A detailed analysis of human land use and fire management in the Amazon has revealed that farming techniques used by ancient communities thousands of years ago have had a lasting impact on the rainforest.
“The work of early farmers in the Amazon has left an enduring legacy,” said study co-author Professor Jose Iriarte. “The way indigenous communities managed the land thousands of years ago still shapes modern forest ecosystems.”
“This is important to remember as modern deforestation and agricultural plantations expand across the Amazon Basin, coupled with the intensification of drought severity driven by warming global temperatures.”
Early farmers had a profound effect on parts of the Amazon which were previously thought to have been untouched. According to the study, the ancient farmers introduced crops to new areas, increased the number of edible tree species, and used fire to improve the nutrient content of soil.
The study was conducted by an interdisciplinary team of archaeologists, paleontologists, botanists, and ecologists. The research shows how early farmers intensively cultivated the land and expanded crops without the need to continuously clear new areas of the forest when soil nutrients became depleted.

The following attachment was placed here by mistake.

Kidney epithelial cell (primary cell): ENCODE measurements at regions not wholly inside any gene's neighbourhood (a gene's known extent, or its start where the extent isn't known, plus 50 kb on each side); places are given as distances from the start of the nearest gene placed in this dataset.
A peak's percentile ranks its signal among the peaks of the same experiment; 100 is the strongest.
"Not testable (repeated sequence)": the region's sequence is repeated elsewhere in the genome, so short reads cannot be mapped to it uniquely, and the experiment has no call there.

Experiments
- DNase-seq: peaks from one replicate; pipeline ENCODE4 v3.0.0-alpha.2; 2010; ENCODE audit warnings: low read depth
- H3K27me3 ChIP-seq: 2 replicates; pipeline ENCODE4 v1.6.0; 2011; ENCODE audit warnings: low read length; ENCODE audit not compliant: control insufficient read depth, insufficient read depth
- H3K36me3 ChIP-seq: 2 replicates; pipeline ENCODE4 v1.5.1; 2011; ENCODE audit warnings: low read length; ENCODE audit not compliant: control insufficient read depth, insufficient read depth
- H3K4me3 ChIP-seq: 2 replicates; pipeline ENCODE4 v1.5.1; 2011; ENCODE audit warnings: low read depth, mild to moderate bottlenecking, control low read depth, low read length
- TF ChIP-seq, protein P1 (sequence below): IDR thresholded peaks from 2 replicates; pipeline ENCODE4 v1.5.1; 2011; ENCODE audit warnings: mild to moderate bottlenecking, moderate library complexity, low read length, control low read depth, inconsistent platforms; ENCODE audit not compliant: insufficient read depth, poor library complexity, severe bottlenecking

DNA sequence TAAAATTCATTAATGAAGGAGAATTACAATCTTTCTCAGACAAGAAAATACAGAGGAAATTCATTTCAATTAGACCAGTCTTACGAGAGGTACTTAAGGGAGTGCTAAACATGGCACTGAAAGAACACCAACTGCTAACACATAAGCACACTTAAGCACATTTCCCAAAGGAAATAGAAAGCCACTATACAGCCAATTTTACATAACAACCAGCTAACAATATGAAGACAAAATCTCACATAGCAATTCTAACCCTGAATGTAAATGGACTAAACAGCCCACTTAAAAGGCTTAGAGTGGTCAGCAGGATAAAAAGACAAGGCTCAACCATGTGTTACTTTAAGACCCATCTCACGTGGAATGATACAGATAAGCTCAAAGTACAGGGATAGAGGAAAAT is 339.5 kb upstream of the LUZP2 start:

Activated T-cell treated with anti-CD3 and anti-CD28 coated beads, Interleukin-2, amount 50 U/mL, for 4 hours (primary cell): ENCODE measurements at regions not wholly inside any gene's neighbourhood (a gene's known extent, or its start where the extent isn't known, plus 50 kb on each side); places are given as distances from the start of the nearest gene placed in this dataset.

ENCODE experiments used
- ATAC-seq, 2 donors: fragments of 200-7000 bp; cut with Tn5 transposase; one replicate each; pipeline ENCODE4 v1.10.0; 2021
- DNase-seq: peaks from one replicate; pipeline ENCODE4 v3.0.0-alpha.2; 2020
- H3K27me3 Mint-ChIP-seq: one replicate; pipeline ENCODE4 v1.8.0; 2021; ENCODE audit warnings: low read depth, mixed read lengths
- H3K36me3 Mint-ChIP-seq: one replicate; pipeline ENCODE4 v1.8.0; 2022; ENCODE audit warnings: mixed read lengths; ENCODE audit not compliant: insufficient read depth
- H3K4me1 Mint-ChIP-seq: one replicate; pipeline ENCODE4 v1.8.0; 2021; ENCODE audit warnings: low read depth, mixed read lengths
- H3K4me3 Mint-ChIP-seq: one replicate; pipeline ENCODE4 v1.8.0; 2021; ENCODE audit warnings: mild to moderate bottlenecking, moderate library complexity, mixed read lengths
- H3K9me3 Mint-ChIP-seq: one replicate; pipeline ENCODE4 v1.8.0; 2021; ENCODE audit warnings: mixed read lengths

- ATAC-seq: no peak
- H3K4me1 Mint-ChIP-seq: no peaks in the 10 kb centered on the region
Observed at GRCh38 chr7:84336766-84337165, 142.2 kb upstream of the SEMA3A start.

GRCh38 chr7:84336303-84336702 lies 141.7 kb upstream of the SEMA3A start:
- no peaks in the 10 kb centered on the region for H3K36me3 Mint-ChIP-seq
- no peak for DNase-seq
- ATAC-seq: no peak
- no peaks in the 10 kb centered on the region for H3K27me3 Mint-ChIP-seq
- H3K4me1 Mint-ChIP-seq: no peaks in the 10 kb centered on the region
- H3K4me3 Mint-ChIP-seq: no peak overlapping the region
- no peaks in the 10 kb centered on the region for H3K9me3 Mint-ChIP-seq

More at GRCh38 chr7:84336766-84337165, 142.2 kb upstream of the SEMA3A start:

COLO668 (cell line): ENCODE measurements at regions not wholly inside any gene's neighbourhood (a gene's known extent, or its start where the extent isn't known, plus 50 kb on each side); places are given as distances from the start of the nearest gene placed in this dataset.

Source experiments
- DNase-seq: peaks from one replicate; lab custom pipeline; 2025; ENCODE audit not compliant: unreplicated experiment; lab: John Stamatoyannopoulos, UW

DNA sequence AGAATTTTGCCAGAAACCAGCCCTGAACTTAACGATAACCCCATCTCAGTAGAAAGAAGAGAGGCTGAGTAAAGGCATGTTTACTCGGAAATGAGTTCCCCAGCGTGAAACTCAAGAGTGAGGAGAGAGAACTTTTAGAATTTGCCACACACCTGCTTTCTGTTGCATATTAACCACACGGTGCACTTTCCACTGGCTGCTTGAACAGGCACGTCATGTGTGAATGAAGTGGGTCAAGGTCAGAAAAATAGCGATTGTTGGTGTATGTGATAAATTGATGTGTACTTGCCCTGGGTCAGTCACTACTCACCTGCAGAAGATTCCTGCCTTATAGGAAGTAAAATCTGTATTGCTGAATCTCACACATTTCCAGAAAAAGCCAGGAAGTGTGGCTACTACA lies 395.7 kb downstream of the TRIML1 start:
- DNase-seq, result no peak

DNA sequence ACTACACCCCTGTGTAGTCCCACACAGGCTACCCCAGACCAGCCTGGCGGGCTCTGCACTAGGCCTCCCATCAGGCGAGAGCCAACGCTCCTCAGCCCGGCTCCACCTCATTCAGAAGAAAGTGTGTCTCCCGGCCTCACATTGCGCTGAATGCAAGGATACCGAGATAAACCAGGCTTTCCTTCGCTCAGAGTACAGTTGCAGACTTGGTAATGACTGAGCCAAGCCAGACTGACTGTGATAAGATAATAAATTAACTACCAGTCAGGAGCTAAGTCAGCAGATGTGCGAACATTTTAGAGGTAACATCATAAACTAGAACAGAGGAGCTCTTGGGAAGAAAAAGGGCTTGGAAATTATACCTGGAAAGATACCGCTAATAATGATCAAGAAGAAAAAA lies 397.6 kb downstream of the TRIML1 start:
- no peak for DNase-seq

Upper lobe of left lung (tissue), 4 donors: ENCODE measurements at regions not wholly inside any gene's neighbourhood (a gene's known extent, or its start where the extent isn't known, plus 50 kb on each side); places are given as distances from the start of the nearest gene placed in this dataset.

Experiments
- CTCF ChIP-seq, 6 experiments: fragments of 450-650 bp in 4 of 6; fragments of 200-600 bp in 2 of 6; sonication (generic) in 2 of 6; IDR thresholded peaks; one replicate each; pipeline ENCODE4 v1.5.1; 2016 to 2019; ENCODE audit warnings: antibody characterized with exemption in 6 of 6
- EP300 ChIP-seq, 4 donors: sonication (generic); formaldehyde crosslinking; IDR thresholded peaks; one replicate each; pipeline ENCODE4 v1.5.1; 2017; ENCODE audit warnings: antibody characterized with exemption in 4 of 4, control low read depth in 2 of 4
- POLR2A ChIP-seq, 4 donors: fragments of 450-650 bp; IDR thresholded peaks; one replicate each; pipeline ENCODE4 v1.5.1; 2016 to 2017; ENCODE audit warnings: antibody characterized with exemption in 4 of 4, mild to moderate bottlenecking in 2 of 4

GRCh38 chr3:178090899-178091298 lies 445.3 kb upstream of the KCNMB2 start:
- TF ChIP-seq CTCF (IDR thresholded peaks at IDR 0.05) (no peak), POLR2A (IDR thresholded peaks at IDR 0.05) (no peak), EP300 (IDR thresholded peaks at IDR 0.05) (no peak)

By analyzing charcoal, pollen, and plant remains from the soil in archaeological sites and lake sediments, the research team was able to trace the history of vegetation and fire in eastern Brazil. The experts uncovered evidence that maize, sweet potato, manioc, and squash were farmed as early as 4,500 years ago in this part of the Amazon.
The farmers adjusted the soil by adding manure and food waste or through the use of fire to increase the crop yields. The findings explain why forests around archaeological sites in the Amazon have an abundance of edible plants.
“People thousands of years ago developed a nutrient rich soil called Amazonian Dark Earths (ADEs),” said study lead author Dr. Yoshi Maezumi. “They farmed in a way which involved continuous enrichment and reusing of the soil, rather than expanding the amount of land they clear cut for farming. This was a much more sustainable way of farming.”
The ADEs allowed for the expansion of corn and other crops to be farmed in areas beyond the nutrient-rich shores of lakes and rivers, increasing the amount of food available for growing Amazon communities.
“Ancient communities likely did clear some understory trees and weeds for farming, but they maintained a closed canopy forest, enriched in edible plants which could bring them food,” said Dr. Maezumi.
“This is a very different use of the land to that of today, where large areas of land in the Amazon is cleared and planted for industrial scale grain, soya bean farming and cattle grazing. We hope modern conservationists can learn lessons from indigenous land use in the Amazon to inform management decisions about how to safeguard modern forests.”
The study is published in the journal Nature Plants.
By Chrissy Sexton, Earth.com Staff Writer
Image Credit: Dr Yoshi Maezumi